Turkish President Recep Tayyip Erdogan has insisted that the government remains in charge and the military coup attempt is now over.
Erdogan denounced the military takeover attempt as an ‘act of treason’, as a part of the armed forces tried to seize power last night, with reported gunfire and explosions in Ankara and Istanbul.
The BBC reports that the situation is still confused, but Turkey’s foreign ministry said the coup attempt was now over and had been ‘foiled by the Turkish people in unity and solidarity.’
At least 190 soldiers and civilians are dead and more than 1,000 have been wounded following the brawls, with over 1,500 soldiers since being arrested.
Dramatic images showed dozens of soldiers walking away from their tanks with their hands up on one of Istanbul’s Bosphorus bridges, after they had closed it off to traffic all night.
This coup included attempted raids on news stations including CNN Türk, Hurriyet and the state-run TRT TV , but they’ve all since resumed broadcasting.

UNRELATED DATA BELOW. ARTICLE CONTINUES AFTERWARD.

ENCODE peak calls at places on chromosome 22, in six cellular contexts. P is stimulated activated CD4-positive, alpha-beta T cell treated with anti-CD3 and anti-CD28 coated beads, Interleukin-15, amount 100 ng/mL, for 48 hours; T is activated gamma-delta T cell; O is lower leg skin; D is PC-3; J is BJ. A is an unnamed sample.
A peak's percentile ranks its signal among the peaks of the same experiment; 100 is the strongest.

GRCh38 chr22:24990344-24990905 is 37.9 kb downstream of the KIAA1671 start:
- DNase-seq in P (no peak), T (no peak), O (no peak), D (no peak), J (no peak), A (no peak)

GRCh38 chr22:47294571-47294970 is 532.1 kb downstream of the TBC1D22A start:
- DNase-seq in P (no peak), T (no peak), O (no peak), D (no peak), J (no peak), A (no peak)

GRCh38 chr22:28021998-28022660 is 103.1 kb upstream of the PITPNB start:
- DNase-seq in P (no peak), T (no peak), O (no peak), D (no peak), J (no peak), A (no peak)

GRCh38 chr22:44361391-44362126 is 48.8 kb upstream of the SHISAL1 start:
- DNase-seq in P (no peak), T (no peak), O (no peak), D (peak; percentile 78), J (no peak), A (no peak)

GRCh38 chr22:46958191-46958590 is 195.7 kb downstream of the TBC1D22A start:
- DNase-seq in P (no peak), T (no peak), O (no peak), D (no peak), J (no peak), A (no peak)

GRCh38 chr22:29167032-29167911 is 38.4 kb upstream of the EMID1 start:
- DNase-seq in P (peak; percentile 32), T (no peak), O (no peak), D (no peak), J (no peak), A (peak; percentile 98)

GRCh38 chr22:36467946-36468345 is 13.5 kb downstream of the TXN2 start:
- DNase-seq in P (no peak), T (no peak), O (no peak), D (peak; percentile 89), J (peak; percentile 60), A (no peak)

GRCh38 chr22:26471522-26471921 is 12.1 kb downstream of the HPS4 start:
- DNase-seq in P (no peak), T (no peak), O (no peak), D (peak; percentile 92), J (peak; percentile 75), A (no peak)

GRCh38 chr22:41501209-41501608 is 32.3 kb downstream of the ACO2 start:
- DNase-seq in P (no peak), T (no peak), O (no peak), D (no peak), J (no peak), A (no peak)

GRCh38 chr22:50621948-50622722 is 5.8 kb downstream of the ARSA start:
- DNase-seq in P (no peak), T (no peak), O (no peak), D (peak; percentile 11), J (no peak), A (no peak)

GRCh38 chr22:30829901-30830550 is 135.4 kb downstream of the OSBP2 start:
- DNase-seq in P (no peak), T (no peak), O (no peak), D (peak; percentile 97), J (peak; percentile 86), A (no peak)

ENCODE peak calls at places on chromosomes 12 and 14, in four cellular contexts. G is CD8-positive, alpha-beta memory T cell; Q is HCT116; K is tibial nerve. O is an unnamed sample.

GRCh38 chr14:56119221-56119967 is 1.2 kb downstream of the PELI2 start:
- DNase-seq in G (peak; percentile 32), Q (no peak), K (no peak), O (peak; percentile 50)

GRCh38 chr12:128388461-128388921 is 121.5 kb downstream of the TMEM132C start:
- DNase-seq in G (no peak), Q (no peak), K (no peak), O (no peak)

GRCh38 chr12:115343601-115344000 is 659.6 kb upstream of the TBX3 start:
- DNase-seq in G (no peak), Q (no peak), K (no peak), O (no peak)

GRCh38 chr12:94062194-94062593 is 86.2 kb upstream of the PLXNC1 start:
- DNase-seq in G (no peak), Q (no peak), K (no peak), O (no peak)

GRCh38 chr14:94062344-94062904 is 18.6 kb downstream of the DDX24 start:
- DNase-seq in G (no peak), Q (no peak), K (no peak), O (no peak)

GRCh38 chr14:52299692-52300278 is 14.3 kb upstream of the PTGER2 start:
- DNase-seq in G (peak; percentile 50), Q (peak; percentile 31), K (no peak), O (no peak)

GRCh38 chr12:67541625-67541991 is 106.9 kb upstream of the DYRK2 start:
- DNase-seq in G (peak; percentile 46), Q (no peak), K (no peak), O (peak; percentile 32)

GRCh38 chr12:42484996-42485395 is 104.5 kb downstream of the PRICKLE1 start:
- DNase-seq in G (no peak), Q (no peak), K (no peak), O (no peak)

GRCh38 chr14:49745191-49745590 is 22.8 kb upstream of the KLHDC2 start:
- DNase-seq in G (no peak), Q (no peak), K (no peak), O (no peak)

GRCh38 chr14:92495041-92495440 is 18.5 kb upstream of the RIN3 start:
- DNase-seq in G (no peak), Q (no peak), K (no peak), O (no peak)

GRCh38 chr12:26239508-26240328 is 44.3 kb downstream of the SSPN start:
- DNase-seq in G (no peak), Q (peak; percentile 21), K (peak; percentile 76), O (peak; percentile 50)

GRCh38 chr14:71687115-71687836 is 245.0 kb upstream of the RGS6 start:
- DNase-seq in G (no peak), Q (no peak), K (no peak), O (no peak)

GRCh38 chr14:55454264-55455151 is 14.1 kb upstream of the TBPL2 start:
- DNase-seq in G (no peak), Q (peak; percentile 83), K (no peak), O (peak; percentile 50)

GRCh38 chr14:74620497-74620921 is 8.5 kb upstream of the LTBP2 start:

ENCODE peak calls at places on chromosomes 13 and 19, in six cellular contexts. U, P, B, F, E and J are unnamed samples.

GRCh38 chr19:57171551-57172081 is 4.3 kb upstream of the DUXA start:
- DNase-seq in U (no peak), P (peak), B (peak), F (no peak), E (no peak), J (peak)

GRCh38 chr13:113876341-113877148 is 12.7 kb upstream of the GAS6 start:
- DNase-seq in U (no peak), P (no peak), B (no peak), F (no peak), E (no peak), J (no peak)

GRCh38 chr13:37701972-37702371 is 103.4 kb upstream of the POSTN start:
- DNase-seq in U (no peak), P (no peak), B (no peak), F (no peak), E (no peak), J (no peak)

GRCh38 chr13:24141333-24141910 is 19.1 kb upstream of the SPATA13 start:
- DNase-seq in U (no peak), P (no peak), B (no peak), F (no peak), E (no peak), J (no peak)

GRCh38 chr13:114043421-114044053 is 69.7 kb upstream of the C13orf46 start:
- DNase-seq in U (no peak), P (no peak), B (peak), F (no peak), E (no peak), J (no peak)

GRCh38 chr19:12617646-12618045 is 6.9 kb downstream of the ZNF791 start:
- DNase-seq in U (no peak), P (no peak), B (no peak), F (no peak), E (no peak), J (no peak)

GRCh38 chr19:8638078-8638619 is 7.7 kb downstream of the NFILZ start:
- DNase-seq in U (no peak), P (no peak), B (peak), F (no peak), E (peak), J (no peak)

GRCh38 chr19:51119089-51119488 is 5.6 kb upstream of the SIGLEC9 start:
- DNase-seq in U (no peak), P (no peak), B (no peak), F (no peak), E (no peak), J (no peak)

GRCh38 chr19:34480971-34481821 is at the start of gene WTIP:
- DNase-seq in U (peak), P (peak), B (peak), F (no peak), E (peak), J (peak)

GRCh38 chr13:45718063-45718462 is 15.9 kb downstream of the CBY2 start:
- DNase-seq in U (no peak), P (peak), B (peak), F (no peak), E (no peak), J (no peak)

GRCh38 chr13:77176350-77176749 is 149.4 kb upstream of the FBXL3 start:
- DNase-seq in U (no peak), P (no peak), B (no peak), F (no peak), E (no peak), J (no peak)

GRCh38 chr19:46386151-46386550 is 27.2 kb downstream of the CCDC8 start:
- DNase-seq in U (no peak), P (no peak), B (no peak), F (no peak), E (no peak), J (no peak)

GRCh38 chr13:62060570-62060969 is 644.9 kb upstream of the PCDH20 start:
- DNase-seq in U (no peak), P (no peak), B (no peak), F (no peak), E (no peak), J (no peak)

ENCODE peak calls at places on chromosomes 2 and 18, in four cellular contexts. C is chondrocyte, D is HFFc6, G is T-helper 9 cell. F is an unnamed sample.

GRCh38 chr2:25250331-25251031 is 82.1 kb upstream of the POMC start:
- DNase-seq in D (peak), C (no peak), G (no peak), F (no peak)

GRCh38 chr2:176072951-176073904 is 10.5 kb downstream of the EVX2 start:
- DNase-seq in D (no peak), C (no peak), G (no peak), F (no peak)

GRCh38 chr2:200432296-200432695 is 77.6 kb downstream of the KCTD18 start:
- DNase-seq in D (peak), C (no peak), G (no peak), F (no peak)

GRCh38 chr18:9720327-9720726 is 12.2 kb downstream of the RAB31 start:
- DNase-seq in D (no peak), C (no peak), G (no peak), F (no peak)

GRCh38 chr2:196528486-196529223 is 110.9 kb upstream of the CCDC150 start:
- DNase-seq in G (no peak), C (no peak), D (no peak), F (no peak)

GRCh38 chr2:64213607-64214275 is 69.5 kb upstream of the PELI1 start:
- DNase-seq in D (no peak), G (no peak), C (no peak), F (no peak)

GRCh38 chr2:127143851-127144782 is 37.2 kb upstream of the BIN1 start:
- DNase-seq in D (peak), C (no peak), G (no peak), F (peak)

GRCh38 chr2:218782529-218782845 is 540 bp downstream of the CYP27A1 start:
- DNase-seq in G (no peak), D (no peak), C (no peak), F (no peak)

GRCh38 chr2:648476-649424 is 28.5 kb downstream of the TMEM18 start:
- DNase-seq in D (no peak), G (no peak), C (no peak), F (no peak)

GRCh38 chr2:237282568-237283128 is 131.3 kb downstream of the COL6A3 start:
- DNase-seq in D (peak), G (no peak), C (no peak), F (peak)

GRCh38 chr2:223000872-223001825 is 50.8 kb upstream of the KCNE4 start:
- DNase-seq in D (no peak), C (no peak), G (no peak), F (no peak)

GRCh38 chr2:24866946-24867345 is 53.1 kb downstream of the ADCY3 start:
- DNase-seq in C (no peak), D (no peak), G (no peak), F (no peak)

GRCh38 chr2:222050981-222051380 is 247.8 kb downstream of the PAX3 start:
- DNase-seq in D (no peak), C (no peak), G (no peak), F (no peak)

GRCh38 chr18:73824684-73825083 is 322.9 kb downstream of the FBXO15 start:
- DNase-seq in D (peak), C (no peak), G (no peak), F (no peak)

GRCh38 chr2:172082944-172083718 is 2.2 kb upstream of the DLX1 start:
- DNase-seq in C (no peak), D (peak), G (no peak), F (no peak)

cnn'de darbecilere önce polis, sonra siviller müdahale etti pic.twitter.com/fiw5jVRC9v
— İsmail Saymaz (@ismailsaymaz) July 16, 2016
Istanbul’s main Ataturk airport is now under army control, and flights have now resumed.
These dark events began unfolding on Friday evening, as tanks blocked bridges in Istanbul and troops were sent out onto the streets.
Shortly after this, a faction of the army released a statement claiming that a ‘peace council’ was running the country and there would be a curfew and martial law imposed.
The group said it had launched the coup ‘to ensure and restore constitutional order, democracy, human rights and freedoms’.
During this time, President Erdogan was in the holiday resort of Marmaris and made a televised address to Turkish citizens to take to the streets and fight the uprising.
Many pro-government protestors took to the streets to confront soldiers, as clashes broke out in Istanbul’s Taksim Square.
It still remains to be seen who was behind the coup, but Turkey claimed it was a ‘clique within the armed forces’ who tried to overthrow the government.
President Erdogan blamed a ‘parallel structure’, in a reference to Fethullah Gulen, a U.S.-based Muslim cleric, he accuses of stirring up the unrest.
But in a statement, Gulen rejected the links, adding that he condemned, ‘in the strongest terms, the attempted military coup in Turkey’.